• Leave grass clippings on your lawn as you mow.
  • Check if your community or county is hosting a Clean Sweep collection [exit DNR] where you can bring unwanted household chemicals or leftover prescription drugs.
As the school year ends
  • Go through school supplies from this year and sort out what can be used for craft projects or in the next school year, such as tape, glue, pens and pencils, crayons and colored pencils.
  • Save notebooks, folders and binders that are in good shape for use around the house or in the next school year.
  • Reuse pencil cases to organize junk drawers, kids' jewelry or accessories, or small items when packing for a trip.
  • Collect one-sided papers from classes and assignments to create a ready supply of scrap paper for the household. Cut them into halves or quarters for a variety of sizes.
  • Save a few of your kids' paintings and drawings from the school year. You can turn pictures into greeting cards to send to relatives or laminate paintings and use them as placemats.
  • For a fun craft, recycle random or broken crayons by melting them into new shapes and colors.
  • Organize a swap with other families to trade books, clothing for growing children, age-appropriate games and school supplies.
  • Give backpacks and lunchboxes a good cleaning before putting them away for the next school year. On backpacks, use warm water and a mild dish detergent and let the bag air dry. Sprinkle the insides of lunchboxes with baking soda or fill them with crumpled newspaper to keep them odor-free until they're ready to use.
  • If backpacks are too worn out to be used the next school year, find other uses for them, such as carrying garden supplies or beach toys.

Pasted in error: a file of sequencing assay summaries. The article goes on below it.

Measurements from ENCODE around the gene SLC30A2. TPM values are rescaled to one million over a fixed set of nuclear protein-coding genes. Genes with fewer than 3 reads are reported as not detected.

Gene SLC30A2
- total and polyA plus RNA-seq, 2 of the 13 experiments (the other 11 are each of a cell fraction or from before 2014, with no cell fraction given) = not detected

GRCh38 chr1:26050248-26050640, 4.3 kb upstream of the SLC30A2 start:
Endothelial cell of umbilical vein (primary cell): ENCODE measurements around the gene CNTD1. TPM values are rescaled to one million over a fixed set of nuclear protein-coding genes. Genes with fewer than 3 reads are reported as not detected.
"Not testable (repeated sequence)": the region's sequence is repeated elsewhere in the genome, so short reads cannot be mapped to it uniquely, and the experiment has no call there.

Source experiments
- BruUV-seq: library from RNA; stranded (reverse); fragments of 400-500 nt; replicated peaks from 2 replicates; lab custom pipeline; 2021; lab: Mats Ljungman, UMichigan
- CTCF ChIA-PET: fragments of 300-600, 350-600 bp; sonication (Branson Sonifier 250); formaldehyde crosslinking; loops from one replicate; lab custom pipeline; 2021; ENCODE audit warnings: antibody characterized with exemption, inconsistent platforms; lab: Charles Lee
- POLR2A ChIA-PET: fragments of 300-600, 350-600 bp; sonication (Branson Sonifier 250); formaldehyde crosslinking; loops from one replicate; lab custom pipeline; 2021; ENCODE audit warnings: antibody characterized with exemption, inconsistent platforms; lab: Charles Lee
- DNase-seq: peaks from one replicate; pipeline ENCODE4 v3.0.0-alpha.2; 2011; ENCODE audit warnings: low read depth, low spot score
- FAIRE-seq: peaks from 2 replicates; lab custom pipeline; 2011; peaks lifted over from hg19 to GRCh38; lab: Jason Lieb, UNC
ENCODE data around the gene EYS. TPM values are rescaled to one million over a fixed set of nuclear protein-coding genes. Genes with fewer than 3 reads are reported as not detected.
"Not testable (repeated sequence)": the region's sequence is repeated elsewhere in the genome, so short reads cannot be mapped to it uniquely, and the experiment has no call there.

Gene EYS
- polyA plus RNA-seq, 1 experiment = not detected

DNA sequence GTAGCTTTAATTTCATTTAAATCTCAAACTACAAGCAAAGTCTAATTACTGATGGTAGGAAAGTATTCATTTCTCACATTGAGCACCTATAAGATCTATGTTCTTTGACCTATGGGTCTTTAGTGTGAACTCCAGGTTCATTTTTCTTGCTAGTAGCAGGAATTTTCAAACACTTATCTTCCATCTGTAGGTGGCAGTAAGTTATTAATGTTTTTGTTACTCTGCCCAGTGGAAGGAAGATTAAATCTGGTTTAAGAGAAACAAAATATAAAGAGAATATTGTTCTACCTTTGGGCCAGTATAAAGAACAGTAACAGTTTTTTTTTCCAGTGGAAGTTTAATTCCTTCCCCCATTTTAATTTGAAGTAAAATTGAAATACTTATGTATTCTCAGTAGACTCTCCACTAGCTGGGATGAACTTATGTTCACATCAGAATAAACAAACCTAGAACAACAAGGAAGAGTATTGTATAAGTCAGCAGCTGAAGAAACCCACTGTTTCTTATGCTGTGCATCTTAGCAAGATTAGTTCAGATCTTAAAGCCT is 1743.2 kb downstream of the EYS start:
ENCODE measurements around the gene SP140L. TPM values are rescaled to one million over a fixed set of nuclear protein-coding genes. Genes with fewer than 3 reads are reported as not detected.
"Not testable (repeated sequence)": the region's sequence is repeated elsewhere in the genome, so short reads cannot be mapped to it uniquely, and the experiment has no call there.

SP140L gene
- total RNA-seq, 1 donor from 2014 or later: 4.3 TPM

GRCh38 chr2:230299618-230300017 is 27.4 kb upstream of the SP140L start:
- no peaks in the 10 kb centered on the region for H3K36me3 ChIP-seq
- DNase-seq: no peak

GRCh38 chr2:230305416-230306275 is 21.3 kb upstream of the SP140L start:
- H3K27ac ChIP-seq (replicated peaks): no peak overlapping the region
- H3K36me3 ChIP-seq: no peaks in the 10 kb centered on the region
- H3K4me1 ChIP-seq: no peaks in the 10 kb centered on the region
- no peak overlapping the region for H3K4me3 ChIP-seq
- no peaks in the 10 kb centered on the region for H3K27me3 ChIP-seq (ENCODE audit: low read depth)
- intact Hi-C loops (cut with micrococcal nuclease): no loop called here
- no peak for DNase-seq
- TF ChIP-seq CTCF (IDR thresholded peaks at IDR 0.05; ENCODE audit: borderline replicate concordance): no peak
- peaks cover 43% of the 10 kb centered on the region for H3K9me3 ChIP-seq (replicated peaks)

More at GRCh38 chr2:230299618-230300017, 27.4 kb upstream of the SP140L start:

• Do the same for used up lunchboxes. Insulated lunchboxes can be kept in the car to keep cold or frozen groceries cool on your trip home from the store.
College move-out
  • Check your school's website to see if they have any waste reduction events, programs or tips during move-out. Look specifically for opportunities to recycle carpets, electronics and other large or bulky items.
  • While packing, make piles for recycling, donation, electronics recycling and waste to make disposing of each group of items easier.
  • Donate unwanted furniture, appliances, household goods and clothing to local resale stores.
  • Donate non-perishable food items to a local food bank.
  • Return old textbooks to your university bookstore or sell them to an independent reseller to avoid sending them to a landfill.

Fall yard care

Fall yard care

Mulching leaves and composting yard materials allow residents to protect the state's air quality and public health; reduce costs for local governments and households; and relieve communities and the environment of the hazards of burning. A growing number of communities have local rules in place that further restrict or completely prohibit burning yard materials.

Using leaves for mulch and compost can also enrich the health of lawns and gardens, save money on fertilizer, and save municipalities money on yard waste collection. Try one of the following easy methods to manage leaves, branches, grass clippings and other yard trimmings.

Autumn leaves sparkle in the sunlight
Autumn leaves sparkle in the sunlight.

Home composting

If you would rather compost your leaves, there are many easy structures you can build to start a compost pile. Be sure to maintain a mix of "browns" (fallen leaves, dead plants, coffee grounds and small branches) and "greens" (grass clippings, green plants and food scraps). Finished compost can be sprinkled into lawn soil or used in a garden to provide organic material and nutrients. Ultimately, this builds soil organic content and reduces the need for fertilizers.

Mulching leaves in place

Leaves are rich in carbon, phosphorus and potassium – all essential nutrients needed by plants, including turf grasses. Mow leaves along with the grass during fall, and leave the finely chopped material on your lawn. Another option is to rake up the leaf pieces and use them as winter ground cover for gardens and around trees and shrubs. This will help insulate plants and protect them from winter freeze damage.

Man pushing a mulching lawn mower